What happens when the oxygen runs out?
February 04, 2013
When darkness falls, the mangrove ponds of Bocas del Toro hold their breath. Pumped full of oxygen during the day by photosynthetic algae, at night the pools' diverse inhabitants consume the gas so voraciously that sometimes there is none left by daybreak.
Marine anoxia - severe oxygen depletion - is most often associated with coastal ‘dead zones' created by excessive nutrient pollution from industrial fertilizers. In the case of the Caribbean mangrove ponds studied by Keryn Gedan, a research associate at the Smithsonian Environmental Research Center (SERC), the daily cycle is natural.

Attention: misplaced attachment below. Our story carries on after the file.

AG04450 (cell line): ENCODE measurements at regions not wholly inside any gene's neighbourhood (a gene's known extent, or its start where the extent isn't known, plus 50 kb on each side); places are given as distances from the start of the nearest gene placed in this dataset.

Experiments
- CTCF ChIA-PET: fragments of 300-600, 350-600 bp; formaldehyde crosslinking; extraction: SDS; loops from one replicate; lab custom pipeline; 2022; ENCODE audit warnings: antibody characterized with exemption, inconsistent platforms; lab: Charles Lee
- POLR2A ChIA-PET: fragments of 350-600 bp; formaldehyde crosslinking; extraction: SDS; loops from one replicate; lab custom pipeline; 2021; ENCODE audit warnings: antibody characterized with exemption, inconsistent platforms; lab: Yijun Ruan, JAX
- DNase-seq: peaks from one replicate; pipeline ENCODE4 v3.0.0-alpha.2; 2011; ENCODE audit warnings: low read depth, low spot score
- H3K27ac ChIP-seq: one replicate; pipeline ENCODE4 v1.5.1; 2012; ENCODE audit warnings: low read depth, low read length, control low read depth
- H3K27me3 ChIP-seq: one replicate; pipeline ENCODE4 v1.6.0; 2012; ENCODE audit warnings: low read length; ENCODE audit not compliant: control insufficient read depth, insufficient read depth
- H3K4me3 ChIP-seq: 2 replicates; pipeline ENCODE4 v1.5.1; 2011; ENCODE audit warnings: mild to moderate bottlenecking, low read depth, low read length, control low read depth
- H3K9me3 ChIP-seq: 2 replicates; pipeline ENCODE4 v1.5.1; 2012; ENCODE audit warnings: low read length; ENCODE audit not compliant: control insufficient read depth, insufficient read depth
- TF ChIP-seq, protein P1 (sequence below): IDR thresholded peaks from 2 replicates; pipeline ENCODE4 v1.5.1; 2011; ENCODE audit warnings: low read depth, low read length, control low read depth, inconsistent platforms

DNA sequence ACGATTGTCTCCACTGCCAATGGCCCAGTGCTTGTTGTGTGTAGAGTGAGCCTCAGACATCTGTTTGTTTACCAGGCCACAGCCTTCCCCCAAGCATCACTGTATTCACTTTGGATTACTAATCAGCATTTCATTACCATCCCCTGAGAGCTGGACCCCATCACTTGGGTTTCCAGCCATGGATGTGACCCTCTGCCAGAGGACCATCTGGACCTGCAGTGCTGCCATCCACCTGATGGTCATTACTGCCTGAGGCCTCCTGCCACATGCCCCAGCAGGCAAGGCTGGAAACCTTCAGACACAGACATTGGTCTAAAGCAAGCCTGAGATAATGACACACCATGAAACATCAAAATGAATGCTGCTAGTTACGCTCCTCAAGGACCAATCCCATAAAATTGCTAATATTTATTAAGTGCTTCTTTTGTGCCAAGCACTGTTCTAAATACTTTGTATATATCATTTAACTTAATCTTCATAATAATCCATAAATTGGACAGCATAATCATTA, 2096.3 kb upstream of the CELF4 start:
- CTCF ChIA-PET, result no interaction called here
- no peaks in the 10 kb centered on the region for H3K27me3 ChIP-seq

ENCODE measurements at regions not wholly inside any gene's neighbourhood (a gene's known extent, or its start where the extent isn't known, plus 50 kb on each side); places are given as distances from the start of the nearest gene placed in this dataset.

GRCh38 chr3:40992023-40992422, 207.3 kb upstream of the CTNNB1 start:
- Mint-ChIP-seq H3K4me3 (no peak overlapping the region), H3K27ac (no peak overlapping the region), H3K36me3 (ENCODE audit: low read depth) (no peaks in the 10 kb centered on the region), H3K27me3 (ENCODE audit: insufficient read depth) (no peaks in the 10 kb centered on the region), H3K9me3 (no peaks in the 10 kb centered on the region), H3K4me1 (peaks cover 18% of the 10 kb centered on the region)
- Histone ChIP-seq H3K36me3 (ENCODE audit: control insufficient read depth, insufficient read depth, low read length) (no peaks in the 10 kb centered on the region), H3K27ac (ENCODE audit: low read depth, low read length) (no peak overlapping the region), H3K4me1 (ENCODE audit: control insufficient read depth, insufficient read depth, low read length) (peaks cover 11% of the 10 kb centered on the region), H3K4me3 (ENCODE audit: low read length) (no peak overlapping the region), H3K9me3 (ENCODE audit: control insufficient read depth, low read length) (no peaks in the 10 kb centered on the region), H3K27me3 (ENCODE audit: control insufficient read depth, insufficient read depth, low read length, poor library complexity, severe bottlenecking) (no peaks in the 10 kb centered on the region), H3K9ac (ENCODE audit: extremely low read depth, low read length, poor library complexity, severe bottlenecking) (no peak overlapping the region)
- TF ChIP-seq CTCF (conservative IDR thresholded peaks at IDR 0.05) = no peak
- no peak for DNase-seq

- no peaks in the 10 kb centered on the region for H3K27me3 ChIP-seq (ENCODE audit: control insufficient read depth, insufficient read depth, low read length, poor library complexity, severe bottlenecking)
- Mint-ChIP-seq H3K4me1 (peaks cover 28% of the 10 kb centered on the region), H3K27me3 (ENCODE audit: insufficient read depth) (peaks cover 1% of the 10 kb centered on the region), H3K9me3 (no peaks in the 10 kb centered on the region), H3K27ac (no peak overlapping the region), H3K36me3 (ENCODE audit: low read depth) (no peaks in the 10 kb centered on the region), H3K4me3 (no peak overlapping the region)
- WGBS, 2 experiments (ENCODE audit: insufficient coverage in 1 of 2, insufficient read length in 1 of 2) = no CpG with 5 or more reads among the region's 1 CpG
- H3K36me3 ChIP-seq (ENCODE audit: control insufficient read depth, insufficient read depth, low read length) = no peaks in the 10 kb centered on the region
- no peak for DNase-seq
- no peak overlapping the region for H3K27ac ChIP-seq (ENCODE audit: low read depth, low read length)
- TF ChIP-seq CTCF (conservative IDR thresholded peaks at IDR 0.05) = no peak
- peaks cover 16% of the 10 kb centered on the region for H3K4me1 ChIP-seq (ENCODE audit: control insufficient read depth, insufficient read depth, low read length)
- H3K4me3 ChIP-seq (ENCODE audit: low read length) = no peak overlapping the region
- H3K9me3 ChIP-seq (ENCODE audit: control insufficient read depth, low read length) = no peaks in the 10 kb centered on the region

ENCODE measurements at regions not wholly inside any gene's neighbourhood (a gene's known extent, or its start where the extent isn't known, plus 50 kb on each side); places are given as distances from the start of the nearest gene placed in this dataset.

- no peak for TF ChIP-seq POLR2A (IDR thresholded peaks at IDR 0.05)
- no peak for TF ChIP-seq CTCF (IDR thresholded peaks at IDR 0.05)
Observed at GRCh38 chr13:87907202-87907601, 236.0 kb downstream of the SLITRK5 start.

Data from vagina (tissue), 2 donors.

Learning how organisms like mangrove trees, fish and phytoplankton have adapted to these extreme conditions could provide clues as to how - or if - marine flora and fauna may acclimatize to oxygen depletion from human activity.
“It's very stressful for these organisms but we still find all these aerobic organisms living there,” says Keryn, whose research is conducted with STRI and SERC colleagues. The pond environment also has high salinity, high acidity and temperature extremes. “We are thinking these ponds are potentially model systems for different types of anthropogenic stressors.”